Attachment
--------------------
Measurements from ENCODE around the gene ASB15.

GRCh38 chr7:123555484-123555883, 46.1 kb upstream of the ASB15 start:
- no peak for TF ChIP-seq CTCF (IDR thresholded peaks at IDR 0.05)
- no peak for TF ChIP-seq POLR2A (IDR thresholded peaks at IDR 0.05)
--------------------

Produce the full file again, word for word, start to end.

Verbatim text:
Measurements from ENCODE around the gene ASB15.

GRCh38 chr7:123555484-123555883, 46.1 kb upstream of the ASB15 start:
- no peak for TF ChIP-seq CTCF (IDR thresholded peaks at IDR 0.05)
- no peak for TF ChIP-seq POLR2A (IDR thresholded peaks at IDR 0.05)